Yesterday Scott and I teamed up to revive our dormant podcast to talk through our divergent opinions about Darkest Hour. I agree with Scott in one major way—that the film takes huge liberties with the facts and interpretation of things, and we spend a good deal of time breaking down some of the historical defects and explaining the deeper story behind some of the truncated and altered scenes. But we agree to disagree overall: judged as a historical film, it is indeed hugely flawed; judged as an artistic film designed to convey the majesty and precariousness of Churchill during those crucial three weeks in May 1940, I think it is more worthy. In any case, we close out the show with a short list of good Churchill books that interested listeners should read.
We did forget to mention one major annoying liberty the filmmakers took in the very last scene. After Churchill closes out the Dunkirk speech in the House, the camera pans up to Churchill’s nemesis in the film, Lord Halifax, sitting up in the visitors gallery. Why is the foreign secretary sitting up in the visitor’s gallery and not on the Treasury bench with the rest of the Cabinet? Because as a Lord, Halifax was not allowed on the floor of the House of Commons, which was one reason he was thought unsuitable to be a wartime Prime Minister for an all-party unity government on May 10, when Chamberlain stepped down. Anyway, someone asks Halifax, “What just happened?” And Halifax replies, “Winston mobilized the English language, and sent it into battle.”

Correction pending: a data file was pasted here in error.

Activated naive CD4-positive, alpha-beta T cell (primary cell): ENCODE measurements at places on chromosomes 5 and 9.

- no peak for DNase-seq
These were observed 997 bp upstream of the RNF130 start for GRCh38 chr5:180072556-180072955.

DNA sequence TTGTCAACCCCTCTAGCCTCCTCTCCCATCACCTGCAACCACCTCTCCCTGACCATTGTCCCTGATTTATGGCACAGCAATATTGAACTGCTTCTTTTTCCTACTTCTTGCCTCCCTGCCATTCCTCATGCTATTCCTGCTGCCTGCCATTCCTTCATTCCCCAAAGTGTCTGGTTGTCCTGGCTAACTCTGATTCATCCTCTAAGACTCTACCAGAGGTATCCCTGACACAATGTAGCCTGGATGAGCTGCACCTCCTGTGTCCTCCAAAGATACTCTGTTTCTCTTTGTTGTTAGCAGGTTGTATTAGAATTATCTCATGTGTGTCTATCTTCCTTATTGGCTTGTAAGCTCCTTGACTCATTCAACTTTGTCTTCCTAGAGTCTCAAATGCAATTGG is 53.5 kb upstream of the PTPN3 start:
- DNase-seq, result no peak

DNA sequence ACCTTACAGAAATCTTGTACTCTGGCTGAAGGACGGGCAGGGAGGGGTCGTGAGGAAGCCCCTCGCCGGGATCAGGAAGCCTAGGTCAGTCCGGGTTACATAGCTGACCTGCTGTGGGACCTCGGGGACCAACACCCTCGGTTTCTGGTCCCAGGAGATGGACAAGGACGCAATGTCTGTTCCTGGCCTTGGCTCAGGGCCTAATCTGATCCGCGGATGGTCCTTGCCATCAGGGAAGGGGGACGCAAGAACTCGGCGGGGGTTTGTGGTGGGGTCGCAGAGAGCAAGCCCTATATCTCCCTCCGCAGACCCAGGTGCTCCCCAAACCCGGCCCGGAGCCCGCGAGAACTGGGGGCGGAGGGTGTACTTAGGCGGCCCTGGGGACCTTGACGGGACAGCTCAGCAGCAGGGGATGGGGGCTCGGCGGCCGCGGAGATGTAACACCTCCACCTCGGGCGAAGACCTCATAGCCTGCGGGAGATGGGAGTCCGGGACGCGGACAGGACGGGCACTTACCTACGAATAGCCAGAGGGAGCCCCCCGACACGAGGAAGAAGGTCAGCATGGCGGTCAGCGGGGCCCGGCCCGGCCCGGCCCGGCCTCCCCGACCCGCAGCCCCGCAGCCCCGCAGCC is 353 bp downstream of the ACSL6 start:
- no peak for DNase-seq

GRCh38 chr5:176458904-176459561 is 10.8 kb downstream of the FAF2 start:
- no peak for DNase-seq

That is an actual observation about Churchill’s oratory, but the remark was made in the 1950s by the journalist Edward R. Murrow—not Halifax in May 1940. Once again, the screenwriter couldn’t resist moving the noted phrase around and putting it in another context—a frequent temptation of many screenwriters who try to capture the fullness of Churchill.
Anyway, you can listen or download the episode below, or access it through our hosts at Ricochet. But everyone should go see the film and make up his own mind.